Come on and take a ride with a helluva guy

N o one is going to fault this one for lack of originality.

“Have you been to that cheesecake shop in downtown Honolulu?”
“Yeah! It’s THE BEST! I’ve tried, like, fifteen different flavors.”
“Me too! My favorite is coconut kahlua. Have you met the guy?”
“You mean ‘Otto’ as in ‘Otto Cake,’ the name of the store?”
“Yeah, that’s him. He’s really cool.”
“Yeah, we should make a movie about him.”
“Tota—wait. What?!”

Otto, just “Otto,” like Cher or Pelé -no, I don’t care if my references are dated on this one—is presented as a baker. He owns a shop and makes cheesecakes; isn’t that cute? And they’re good cheesecakes, huh? Well, I hope so. Which is especially cool because Otto can’t read.


Yes, Otto can’t read. His matter-of-fact impairment is not offered as a poor skill set; it’s more a case of severe dyslexia. How in the world does he manage to … manage? Seriously, don’t you have to read stuff when you’re a small business owner? No? Ummmm, ok. I see Otto is having trouble with the street scene; seems folks like to get baked and have cake. Well, maybe that’s true but unfair – drug dealing would happen on Otto’s block even were there no cheesecake store. As a business owner, Otto doesn’t lack for issues.

For all of Act I, Ottomaticake is presented as Otto v. Drug Dealers which leant itself to the lesser battle of Otto v. Police Enforcement. Honolulu’s finest seemed a great deal more interested in being extras on “Hawaii Five-0” than dealing with real life crime. This seemed to be the focus of the movie – will Otto get to keep his cakery?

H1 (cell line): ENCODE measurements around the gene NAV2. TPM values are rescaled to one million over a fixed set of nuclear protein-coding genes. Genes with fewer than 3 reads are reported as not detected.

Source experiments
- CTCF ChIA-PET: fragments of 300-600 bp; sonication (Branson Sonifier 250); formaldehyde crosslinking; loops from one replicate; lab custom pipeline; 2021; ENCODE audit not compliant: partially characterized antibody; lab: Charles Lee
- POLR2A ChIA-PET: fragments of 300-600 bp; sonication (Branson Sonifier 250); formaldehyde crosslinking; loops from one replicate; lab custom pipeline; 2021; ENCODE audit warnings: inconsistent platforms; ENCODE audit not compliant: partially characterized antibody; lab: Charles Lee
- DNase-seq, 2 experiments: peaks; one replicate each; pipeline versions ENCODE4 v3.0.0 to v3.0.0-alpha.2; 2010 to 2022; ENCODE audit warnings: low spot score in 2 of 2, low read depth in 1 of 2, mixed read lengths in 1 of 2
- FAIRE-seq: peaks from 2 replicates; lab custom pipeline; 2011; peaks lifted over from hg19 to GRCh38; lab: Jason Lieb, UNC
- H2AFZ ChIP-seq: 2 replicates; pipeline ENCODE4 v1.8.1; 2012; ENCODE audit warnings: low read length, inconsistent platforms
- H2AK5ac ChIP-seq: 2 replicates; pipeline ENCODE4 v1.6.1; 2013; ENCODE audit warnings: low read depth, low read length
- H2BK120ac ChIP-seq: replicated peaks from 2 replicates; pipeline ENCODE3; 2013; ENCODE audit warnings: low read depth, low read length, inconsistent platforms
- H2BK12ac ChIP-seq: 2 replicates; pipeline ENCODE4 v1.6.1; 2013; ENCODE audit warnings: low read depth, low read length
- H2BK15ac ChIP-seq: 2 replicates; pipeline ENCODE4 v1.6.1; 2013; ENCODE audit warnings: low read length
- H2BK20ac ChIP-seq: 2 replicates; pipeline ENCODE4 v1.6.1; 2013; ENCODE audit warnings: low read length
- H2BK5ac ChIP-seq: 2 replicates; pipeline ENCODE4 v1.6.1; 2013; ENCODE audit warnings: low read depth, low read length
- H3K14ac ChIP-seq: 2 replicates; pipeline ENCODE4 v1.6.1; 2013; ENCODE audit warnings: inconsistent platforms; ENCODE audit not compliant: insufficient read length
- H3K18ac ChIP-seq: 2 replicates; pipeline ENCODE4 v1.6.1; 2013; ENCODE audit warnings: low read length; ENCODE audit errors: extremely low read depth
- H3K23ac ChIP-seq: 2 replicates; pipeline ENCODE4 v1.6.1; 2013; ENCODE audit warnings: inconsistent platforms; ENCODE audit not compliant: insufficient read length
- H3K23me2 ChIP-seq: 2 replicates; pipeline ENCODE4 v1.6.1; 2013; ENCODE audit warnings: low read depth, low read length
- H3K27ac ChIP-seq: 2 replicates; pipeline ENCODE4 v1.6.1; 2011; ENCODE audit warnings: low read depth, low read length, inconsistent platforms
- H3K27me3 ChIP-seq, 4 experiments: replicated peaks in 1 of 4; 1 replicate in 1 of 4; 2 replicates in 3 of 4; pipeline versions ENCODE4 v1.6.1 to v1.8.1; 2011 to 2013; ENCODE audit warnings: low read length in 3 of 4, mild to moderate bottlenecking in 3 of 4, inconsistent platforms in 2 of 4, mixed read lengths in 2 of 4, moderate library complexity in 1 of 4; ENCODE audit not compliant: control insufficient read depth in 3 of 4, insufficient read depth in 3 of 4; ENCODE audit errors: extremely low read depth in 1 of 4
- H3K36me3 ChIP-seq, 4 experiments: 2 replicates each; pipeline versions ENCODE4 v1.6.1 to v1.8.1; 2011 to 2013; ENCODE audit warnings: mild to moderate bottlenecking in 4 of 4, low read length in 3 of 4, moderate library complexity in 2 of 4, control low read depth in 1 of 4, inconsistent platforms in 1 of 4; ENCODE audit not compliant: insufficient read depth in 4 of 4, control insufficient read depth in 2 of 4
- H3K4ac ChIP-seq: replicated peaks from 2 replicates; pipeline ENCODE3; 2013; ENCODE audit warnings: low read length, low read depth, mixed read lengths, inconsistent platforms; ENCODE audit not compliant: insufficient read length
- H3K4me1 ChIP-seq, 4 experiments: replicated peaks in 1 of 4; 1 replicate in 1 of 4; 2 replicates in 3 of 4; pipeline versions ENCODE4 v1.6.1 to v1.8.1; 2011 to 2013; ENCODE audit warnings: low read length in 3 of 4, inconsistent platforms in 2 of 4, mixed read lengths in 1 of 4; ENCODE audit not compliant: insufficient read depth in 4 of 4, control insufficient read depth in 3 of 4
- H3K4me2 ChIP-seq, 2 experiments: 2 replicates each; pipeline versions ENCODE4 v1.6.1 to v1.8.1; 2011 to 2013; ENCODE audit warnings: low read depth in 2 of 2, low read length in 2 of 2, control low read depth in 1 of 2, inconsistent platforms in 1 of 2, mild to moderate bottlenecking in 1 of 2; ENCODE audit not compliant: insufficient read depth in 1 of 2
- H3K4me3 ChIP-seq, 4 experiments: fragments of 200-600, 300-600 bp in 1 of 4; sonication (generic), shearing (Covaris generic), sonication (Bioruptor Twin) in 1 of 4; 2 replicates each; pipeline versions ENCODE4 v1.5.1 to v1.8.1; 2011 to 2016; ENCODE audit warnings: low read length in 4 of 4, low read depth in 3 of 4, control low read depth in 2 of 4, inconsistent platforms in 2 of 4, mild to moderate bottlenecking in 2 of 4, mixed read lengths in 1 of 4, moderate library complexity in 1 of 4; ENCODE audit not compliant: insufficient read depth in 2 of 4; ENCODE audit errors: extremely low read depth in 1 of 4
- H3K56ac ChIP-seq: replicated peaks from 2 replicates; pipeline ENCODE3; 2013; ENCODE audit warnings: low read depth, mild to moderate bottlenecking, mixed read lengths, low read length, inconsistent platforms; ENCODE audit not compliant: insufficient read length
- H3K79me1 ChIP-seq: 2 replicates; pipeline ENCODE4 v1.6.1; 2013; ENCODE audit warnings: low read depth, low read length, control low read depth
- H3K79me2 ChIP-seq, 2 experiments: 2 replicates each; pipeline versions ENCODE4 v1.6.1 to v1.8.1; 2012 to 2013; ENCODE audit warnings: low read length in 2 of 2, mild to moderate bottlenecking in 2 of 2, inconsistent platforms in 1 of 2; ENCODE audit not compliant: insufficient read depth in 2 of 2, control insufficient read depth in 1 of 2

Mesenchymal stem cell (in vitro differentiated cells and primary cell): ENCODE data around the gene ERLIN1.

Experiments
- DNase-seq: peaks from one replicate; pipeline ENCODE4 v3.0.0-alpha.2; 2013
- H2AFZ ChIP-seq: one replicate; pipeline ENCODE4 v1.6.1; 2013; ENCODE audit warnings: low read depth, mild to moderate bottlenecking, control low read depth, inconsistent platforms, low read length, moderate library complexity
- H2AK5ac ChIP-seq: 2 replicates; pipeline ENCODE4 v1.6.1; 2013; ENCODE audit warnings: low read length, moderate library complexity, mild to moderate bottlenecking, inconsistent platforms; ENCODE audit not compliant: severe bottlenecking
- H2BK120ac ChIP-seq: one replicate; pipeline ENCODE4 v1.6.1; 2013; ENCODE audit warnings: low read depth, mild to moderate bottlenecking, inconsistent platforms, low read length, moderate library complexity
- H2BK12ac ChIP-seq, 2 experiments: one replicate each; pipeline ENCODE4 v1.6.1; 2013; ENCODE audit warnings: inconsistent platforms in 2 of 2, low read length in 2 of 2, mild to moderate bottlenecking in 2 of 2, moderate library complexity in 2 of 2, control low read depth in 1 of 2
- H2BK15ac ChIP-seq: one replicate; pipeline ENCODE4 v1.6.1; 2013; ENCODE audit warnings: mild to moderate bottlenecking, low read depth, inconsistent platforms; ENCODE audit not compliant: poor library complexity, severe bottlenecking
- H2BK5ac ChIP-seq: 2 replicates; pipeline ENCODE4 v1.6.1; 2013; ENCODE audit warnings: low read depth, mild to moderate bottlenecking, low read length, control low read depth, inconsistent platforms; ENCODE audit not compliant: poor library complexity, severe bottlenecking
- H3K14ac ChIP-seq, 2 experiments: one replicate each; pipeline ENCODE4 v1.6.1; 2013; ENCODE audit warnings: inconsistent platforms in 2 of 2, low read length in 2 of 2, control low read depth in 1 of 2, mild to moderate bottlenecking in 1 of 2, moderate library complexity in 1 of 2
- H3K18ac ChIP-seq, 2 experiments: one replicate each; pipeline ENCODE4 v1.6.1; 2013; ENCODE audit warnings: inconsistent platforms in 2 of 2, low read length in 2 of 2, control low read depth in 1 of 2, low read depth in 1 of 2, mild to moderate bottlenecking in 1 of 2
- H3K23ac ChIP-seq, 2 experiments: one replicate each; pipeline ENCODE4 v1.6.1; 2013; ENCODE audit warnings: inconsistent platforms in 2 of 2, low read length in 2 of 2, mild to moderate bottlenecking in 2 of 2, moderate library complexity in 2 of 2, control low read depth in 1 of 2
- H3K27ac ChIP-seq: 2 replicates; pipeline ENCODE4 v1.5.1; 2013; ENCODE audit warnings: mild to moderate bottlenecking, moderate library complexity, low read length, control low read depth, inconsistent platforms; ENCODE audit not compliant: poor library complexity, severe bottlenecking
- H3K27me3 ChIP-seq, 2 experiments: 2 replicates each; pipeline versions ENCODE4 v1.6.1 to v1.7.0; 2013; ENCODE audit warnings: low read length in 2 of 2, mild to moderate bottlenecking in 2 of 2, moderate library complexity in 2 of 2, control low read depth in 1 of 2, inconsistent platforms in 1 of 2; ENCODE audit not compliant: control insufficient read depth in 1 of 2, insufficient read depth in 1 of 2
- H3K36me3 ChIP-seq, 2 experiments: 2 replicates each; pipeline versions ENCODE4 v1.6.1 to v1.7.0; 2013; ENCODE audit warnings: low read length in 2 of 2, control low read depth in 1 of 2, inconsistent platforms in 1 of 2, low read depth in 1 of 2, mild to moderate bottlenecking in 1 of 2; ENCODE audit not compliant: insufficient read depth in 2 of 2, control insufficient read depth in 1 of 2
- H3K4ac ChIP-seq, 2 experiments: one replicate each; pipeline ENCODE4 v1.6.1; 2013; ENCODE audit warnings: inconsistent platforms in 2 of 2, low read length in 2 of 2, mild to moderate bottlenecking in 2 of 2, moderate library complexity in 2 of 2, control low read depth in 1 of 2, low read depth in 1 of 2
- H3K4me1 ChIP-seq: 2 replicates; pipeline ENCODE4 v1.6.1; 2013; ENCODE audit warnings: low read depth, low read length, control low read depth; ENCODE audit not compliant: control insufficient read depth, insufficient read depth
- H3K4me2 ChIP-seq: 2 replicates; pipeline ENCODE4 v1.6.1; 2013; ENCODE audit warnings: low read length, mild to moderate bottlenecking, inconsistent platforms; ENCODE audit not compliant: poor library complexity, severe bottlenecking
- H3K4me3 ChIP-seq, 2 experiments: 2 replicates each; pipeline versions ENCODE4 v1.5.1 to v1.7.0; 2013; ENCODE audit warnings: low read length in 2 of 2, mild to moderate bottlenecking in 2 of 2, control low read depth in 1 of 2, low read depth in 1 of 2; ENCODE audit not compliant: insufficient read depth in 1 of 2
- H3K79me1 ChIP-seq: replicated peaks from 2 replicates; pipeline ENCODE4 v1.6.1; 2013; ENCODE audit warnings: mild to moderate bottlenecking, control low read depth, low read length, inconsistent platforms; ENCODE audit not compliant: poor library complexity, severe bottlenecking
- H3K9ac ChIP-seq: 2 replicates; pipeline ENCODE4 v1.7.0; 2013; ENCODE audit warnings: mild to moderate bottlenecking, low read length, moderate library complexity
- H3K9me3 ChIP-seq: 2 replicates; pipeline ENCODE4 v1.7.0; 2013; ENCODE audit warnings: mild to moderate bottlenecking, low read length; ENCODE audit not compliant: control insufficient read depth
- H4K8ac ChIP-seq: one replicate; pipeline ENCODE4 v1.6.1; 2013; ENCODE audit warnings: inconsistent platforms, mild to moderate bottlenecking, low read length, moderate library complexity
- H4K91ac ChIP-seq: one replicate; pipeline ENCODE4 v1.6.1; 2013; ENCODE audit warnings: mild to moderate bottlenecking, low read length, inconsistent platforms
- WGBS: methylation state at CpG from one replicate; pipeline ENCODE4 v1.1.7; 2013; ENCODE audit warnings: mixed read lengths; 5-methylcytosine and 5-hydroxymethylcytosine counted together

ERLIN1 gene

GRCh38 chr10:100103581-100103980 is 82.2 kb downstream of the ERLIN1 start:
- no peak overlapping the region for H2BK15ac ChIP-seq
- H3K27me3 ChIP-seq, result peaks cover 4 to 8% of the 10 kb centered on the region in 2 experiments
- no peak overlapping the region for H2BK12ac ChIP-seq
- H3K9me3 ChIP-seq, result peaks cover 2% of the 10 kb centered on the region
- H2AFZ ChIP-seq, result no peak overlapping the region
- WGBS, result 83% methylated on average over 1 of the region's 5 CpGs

And then the film changed directions, all but abandoning the drug angle and shifting into Otto-pilot. I don’t know if the film ran out of plot – which is probably common in real time documentaries – Ottomaticake took the risk and made the film exclusively about Otto. This was a coup – Otto is a trip. Aside from reading issues and mouth-watering cheesecakes, Otto is also the statewide roller skating champion. Not blading, skating. Ok, that’s weird. Otto invents/bakes all the cakes and has designed every piece of art in the store. He also plays bass in at least two punk bands. He doesn’t play bass well, which is to say he’s competent on stage if something shy of electric, but his band mates love his ability to organize gigs. And for a guy who “doesn’t play bass well,” he quite literally learns his part in between songs. This takes a musical understanding common to, well, let’s just say not a whole helluva lot of people. On top of that, Otto is champion of LGBTQ rights, often hosting, staging and performing in local Hedwig and the Angry Inch productions. Wow, who is this guy?!

Ottomaticake clocks in at a tidy 61 minutes. Given how little the film had to say about the cake shop’s milieu, this seems right. We meet Otto. We like Otto. We move on. If you have anything more to say about the man, he better be Forrest Gump. I didn’t think the world of this film, but I did enjoy it enough to track down the Otto Cake shop in Honolulu, which -I’m proud to say- is still in business and seems to doing OK, drug dealers or no.

A documentary about diversified Otto
Who had conflicts with those who dealt blotto
The man’s so much more
Than an owner of store
And “Let them eat cake” is Hawaii’s new motto

Not Rated, 61 Minutes
Director: Gemma Cubero del Barrio
Writer: Gemma Cubero del Barrio
Genre: Real life human
Type of being most likely to enjoy this film: Sociologists
Type of being least likely to enjoy this film: Curmudgeons

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